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The End-Triassic Extinction Event is Really Popular Right Now....

here is another new paper...

Paris, G., V. Beaumont, A. Bartolini, M.-E. Clémence, S. Gardin, and K. Page. 2010. Nitrogen isotope record of a perturbed paleoecosystem in the aftermath of the end-Triassic crisis, Doniford section, SW England, Geochemistry, Geophysics, Geosystems 11, Q08021, doi:10.1029/2010GC003161.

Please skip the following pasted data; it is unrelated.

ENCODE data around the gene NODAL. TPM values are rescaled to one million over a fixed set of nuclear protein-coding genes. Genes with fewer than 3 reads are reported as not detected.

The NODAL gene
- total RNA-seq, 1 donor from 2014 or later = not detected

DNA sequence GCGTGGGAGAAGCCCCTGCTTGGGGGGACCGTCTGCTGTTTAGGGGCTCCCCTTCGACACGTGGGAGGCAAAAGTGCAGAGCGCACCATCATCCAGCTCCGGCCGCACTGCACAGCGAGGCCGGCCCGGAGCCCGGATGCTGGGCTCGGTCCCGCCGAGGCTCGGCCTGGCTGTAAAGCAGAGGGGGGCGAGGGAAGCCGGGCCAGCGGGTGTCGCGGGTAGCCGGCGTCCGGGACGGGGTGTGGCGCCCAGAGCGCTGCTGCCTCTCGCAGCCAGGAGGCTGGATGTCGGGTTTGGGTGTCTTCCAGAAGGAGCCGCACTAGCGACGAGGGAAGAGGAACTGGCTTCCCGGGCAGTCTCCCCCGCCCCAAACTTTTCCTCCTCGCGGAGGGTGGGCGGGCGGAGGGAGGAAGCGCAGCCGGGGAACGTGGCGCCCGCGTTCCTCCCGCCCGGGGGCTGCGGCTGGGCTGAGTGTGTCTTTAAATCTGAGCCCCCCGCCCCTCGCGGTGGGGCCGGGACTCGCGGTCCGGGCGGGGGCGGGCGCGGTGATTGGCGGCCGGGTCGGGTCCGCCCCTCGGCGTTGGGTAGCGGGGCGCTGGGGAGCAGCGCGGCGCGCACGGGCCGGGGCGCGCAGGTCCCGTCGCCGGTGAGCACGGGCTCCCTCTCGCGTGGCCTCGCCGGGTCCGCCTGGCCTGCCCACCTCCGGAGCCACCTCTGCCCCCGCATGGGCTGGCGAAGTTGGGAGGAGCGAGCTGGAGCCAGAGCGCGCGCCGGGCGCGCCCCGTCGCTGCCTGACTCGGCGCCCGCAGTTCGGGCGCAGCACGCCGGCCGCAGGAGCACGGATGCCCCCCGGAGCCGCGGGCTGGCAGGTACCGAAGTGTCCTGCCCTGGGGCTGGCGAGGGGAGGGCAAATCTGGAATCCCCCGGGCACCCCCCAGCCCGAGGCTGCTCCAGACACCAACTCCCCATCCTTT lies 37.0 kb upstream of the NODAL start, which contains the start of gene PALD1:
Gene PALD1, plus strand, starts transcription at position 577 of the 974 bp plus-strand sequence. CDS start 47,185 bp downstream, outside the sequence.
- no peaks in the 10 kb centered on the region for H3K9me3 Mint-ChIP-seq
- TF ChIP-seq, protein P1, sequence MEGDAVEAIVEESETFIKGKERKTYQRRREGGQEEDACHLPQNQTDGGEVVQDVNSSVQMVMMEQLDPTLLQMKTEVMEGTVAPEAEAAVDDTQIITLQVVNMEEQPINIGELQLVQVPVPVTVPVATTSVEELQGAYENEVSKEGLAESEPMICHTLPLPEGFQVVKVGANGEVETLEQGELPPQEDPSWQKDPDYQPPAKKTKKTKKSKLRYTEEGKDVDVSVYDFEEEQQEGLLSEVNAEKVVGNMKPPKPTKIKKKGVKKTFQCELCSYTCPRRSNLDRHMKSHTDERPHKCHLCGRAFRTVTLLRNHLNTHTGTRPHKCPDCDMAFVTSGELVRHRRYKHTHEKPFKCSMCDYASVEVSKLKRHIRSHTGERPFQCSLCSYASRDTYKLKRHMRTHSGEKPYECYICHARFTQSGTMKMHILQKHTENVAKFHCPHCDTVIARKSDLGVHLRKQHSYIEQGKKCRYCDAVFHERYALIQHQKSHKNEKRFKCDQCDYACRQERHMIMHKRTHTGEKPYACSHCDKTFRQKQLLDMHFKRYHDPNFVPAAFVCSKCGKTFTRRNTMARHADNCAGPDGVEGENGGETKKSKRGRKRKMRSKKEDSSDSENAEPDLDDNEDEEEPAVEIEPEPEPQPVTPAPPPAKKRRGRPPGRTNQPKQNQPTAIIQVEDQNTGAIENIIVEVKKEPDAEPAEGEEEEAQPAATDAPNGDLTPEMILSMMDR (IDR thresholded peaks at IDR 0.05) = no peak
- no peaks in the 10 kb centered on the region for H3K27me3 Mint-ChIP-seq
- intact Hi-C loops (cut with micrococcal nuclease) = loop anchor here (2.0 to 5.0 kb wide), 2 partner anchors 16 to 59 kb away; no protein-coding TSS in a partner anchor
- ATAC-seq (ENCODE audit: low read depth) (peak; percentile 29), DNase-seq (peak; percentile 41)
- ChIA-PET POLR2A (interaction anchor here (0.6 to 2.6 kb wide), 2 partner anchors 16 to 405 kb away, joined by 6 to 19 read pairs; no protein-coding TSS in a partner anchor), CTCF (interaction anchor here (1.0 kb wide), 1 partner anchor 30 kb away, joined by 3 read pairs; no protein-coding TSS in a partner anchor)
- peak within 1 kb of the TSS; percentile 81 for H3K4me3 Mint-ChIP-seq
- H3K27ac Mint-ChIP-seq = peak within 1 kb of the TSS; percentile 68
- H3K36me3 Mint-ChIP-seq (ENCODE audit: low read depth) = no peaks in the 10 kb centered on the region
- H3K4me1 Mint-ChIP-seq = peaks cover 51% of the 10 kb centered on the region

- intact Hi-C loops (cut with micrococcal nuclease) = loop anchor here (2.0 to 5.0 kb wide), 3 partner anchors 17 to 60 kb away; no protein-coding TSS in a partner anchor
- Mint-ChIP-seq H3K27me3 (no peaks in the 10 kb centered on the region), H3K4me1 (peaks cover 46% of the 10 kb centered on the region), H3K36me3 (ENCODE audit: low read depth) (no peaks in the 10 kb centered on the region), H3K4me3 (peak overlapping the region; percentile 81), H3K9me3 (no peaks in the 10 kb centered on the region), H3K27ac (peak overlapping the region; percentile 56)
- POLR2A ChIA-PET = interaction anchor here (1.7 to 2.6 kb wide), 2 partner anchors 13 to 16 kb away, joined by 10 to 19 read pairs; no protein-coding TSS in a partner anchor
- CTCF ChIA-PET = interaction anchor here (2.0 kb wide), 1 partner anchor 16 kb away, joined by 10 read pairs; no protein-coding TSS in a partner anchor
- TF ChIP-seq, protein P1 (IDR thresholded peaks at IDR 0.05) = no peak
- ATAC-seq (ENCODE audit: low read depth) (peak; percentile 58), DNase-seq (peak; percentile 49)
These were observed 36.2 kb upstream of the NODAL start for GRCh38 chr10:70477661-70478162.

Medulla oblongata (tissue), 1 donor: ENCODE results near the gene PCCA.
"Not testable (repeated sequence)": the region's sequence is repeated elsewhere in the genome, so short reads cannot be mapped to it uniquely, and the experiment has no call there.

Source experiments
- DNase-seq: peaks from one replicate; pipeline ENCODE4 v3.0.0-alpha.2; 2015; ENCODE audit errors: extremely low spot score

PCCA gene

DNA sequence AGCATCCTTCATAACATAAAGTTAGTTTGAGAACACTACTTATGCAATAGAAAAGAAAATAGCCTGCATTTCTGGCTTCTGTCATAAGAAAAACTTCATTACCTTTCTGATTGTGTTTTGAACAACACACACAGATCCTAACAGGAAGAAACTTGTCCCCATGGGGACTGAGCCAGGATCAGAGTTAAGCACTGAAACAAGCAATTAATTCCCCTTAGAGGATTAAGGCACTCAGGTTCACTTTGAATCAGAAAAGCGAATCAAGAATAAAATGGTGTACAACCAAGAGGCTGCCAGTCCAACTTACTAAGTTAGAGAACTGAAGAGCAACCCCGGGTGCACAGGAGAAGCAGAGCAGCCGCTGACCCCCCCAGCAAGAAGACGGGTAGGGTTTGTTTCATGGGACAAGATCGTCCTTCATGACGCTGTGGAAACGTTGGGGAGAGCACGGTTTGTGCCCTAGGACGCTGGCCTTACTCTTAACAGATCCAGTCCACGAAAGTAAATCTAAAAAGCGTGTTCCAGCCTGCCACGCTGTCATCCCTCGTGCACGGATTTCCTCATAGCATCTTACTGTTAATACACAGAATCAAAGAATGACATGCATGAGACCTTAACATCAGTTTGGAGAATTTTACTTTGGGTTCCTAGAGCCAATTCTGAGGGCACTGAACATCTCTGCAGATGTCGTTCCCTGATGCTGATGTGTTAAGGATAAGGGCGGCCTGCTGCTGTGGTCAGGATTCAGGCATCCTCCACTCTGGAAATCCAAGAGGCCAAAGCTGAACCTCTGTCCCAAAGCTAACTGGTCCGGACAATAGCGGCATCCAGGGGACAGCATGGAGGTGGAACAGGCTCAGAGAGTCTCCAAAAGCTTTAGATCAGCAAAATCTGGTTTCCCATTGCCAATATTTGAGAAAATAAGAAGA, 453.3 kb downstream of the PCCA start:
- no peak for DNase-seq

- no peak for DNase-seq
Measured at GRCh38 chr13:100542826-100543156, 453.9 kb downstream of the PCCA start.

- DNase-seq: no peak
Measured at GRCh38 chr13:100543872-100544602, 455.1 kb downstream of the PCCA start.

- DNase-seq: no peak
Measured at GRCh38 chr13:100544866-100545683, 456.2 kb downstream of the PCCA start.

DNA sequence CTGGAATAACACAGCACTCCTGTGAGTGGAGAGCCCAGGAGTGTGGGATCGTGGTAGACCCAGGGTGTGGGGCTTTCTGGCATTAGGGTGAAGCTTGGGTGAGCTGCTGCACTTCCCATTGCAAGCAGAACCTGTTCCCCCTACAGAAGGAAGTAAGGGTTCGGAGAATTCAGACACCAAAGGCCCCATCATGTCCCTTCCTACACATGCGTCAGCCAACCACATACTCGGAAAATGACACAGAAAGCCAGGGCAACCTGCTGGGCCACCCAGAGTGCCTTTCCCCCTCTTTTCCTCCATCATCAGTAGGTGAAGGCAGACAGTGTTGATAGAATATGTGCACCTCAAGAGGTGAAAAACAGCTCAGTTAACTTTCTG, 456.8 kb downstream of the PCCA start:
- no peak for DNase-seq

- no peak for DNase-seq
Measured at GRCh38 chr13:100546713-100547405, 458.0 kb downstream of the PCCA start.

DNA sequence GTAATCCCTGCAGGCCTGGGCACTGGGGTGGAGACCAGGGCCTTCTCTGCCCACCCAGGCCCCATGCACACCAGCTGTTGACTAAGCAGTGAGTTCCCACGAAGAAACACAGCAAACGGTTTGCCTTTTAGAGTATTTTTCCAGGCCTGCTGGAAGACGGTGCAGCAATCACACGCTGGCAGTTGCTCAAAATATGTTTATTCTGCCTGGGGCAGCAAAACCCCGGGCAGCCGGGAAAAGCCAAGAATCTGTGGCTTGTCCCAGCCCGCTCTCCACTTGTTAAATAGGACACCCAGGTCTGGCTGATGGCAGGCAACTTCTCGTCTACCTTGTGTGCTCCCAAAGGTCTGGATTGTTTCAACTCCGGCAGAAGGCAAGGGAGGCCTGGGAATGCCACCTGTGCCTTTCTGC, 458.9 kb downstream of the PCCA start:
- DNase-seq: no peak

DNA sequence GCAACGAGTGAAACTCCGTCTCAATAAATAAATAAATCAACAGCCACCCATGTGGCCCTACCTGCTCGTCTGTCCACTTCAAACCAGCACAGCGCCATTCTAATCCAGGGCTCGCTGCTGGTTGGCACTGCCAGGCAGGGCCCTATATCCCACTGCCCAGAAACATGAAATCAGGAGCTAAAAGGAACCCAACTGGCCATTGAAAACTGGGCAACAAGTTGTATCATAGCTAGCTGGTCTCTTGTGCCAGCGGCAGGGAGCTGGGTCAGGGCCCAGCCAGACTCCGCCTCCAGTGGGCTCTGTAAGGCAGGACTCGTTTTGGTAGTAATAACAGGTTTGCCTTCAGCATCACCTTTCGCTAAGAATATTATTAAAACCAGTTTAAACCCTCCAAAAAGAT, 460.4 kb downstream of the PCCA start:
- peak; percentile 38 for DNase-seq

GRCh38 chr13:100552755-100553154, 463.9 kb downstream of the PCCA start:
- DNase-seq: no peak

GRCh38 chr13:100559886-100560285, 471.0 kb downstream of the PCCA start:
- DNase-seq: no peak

Abstract - The Triassic-Jurassic transition (TJ) is characterized by successive perturbations of the carbon cycle during a time of biotic disruption as recorded by the carbon isotopic composition of organic matter (δ13Corg). The nitrogen isotopic composition of sedimentary organic matter (δ15Norg) constitutes a key parameter to explore the functioning of the ecosystem during carbon cycle perturbations and biological crises, because it provide information on seawater redox conditions and/or nutrient cycling. Here we report the first continuous δ15Norg record across the TJ transition at the Doniford Bay section (Bristol Channel Basin, UK), combined with δ13Corg, kerogen typology and carbon (δ13Cmin) and oxygen (δ18Omin) isotopic composition of bulk carbonates. The end Triassic is characterized by a major negative excursion both in δ13Corg and δ13Cmin, very low TOC (Total Organic Carbon, wt%) and high δ15Norg values, associated with a sea level lowstand. A second δ13Corg negative excursion occurs during the lower Hettangian. This interval is characterized by phases of carbonate production increase alternated with phases of exceptional accumulations of type I organic matter (up to 12%) associated with lower δ15Norg and δ13Corg. This alternation likely reflects a succession of nutrient input increase to the basin leading to enhanced productivity and eutrophication, which promoted a primary production driven by organic-walled prokaryotic organisms. The following OM export increase generates anaerobic conditions within the basin. These events occur between periods of relatively good seawater column ventilation and nutrient recycling boosting the carbonate producer recovery. Ecosystems remain perturbed in the Bristol Channel Basin during the aftermath of the end-Triassic crisis.

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